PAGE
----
As with evaporation, the collective activity improves the chances of survival for the entire group, which can range from 10 worms up to as many as 50,000.
"For an individual worm going from hot to cold, survival depends on chance," said Bhamla. "When they move as a blob, they move more slowly because they have to coordinate the mechanics. But if they move as a blob, 95% of them get to the cold side, so being part of the blob confers many survival advantages."
A worm gymnasium
The researchers noted that only two or three "puller" worms were needed to drag a 15-worm blob. That led them to wonder just how strong the creatures were, so Ozkan-Aydin created a series of poles and cantilevers in which she could measure the forces exerted by individual worms. This "worm gymnasium" allowed her to appreciate how the pullers managed to do their jobs.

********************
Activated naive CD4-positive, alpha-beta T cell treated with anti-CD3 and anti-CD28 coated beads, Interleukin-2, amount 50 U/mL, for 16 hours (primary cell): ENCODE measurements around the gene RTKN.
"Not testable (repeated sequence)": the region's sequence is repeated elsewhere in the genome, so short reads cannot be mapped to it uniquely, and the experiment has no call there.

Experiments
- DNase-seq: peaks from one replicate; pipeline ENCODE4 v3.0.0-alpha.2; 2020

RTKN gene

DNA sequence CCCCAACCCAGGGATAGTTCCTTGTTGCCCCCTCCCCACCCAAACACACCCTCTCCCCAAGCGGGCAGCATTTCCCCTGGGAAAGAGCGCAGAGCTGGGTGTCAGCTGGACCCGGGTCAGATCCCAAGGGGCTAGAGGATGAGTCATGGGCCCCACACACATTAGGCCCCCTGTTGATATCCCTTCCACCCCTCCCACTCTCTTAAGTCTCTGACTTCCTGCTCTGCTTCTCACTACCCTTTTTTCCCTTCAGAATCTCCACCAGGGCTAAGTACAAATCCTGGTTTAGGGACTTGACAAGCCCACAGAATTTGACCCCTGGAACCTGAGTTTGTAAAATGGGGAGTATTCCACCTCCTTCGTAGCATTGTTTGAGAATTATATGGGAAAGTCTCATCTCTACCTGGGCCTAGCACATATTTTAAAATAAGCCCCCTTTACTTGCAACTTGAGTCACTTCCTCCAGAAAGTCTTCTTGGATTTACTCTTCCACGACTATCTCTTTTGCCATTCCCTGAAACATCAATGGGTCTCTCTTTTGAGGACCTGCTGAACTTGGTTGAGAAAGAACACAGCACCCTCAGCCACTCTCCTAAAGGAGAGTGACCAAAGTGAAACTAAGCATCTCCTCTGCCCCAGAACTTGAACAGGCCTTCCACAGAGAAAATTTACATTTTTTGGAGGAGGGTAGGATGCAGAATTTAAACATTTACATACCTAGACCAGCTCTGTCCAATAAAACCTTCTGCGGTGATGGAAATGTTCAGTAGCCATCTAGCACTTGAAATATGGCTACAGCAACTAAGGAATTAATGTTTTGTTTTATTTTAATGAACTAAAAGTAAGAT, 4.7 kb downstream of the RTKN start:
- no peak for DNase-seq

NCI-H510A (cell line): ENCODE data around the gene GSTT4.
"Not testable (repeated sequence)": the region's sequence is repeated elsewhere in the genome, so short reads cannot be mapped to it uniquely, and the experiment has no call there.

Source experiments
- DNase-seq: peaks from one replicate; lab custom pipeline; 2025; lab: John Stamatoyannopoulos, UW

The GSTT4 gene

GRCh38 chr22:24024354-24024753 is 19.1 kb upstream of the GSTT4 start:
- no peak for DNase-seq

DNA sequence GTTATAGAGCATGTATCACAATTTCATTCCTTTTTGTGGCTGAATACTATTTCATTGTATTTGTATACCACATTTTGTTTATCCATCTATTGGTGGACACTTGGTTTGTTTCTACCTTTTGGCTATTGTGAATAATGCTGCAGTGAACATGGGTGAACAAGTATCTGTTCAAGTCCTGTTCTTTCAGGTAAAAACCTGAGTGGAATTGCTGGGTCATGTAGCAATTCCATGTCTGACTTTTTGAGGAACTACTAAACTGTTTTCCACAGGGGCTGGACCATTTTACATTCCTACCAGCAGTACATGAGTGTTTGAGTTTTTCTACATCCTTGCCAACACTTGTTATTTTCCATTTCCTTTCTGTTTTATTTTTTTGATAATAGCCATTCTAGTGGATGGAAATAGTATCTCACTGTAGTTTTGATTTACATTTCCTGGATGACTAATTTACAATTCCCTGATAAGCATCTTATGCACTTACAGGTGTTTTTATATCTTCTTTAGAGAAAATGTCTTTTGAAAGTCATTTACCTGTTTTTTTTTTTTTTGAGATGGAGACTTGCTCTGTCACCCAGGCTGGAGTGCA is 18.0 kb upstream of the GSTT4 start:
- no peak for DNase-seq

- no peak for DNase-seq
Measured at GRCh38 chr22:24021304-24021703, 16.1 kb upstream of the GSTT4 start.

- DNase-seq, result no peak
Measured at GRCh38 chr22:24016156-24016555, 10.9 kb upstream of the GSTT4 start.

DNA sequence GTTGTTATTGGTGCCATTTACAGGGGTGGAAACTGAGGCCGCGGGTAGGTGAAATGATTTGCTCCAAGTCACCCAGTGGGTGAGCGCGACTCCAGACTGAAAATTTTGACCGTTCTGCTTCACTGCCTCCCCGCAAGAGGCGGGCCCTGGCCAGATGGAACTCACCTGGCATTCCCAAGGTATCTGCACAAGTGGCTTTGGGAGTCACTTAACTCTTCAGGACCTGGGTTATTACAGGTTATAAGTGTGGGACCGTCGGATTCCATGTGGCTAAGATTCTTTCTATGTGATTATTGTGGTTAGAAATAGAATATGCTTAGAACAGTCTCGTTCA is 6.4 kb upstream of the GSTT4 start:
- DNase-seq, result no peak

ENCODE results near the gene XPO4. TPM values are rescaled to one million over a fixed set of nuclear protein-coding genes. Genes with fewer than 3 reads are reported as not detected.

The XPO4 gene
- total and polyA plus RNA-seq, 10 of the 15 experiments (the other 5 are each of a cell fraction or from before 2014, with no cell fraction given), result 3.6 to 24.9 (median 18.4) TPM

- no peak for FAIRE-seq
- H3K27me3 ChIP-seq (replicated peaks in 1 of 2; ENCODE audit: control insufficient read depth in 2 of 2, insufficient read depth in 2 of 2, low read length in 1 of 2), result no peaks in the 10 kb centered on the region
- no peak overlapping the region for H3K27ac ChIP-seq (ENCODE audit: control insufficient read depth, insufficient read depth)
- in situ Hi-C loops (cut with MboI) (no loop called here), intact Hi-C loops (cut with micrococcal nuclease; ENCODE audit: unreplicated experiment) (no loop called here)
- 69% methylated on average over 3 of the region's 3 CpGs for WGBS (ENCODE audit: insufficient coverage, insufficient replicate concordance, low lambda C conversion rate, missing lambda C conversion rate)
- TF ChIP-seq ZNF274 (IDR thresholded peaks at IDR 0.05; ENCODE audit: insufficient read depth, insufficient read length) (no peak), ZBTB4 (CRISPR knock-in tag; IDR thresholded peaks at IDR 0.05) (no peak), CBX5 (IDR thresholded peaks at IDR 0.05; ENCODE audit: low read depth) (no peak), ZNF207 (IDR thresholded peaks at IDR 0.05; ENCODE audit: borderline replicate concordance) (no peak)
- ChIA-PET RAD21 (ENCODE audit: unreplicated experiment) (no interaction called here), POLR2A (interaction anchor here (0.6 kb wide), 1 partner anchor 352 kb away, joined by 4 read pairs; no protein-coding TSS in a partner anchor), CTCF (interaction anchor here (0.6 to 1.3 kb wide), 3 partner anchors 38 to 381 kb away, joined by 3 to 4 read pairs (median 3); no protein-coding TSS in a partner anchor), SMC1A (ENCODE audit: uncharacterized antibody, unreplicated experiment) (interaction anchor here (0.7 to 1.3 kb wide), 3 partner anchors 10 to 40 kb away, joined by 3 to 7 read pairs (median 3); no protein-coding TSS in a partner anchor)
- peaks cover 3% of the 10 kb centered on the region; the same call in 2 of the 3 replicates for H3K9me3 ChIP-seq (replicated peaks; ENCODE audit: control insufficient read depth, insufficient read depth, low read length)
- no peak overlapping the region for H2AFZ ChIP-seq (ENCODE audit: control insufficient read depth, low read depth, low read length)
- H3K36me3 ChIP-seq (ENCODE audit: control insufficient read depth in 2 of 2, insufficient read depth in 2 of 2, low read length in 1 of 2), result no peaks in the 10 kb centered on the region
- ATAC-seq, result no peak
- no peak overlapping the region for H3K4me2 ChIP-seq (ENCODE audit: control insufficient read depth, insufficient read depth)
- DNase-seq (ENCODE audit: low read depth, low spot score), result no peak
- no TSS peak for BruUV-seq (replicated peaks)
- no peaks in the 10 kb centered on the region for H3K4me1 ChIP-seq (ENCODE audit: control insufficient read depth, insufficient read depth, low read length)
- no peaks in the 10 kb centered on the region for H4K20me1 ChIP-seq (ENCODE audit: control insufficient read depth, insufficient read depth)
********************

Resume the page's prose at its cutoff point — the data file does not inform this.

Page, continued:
"When the worms are happy and cool, they stretch out and grab onto one of the poles with their heads and they pull onto it," Bhamla said. "When they are pulling, you can see the deflection of the cantilever to which their tails were attached. Yasemin was able to use known weights to calibrate the forces the worms create. The force measurement shows the individual worms are packing a lot of power."
Some worms were stronger than others, and as the temperature increased, their willingness to work out at the gym declined.
Applying worm principles to robots
Ozkan-Aydin also applied the principles observed in the worms to small robotic blobs composed of "smart active particles," six 3-D-printed robots with two arms and two sensors allowing them to sense light. She added a mesh enclosure and pins to arms that allowed these "smarticles" to be entangled like the worms and tested a variety of gaits and movements that could be programmed into them.
"Depending on the intensity, the robots try to move away from the light," Ozkan-Aydin said. "They generate emergent behavior that is similar to what we saw in the worms."
She noted that there was no communication among the robots. "Each robot is doing its own thing in a decentralized way," she said. "Using just the mechanical interaction and the attraction each robot had for light intensity, we could control the robot blob."